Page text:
A tuplet (also irrational rhythm) specifies a change in the number of expected subdivisions for a given pulse as set forth by the type of meter (simple or compound). For example, in a 2/4, a simple binary meter,  time is subdivided in multiples of two, and so, the quarter note (the beat unit in 2/4 ) is expected to subdivide in two eighth notes. A tuplet of three eighth notes (triplet) changes the number of subdivisions, allowing to specifically represent the moment when the reference beat sub-division becomes three eighth notes instead of two expected in a simple meter (figure 7a); in a 3/8 meter (simple ternary), the eighth note (beat unit) is expected to subdivide in two 16th notes and four 32th notes.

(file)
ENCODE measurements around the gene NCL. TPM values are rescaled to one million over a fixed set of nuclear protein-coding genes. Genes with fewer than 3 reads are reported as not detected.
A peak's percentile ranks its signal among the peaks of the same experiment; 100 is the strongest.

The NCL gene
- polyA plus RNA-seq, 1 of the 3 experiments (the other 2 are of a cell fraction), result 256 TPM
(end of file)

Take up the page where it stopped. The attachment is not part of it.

A tuplet of five 32th notes (quintuplet) indicates that the number of subdivisions has been changed from four to five 32th notes (figure 7b); in a 6/16 meter (compound binary), the dotted eighth note (beat unit) is expected to subdivide in three 16th notes, each 16th note in four 64th notes. A tuplet of five 64th notes (quintuplet) subdivides the time of a 16th note in five 64th notes rather than the regular subdivision by four (figure 7c). Tuplets can also call for a number of subdivisions that is smaller than what is expected. In figure 7d, the beat unit of a 9/8 (dotted quarter note) subdivides in three eighth notes. The duplet of eighth notes is to be played in the time of the three eighth notes that originally divided the beat unit.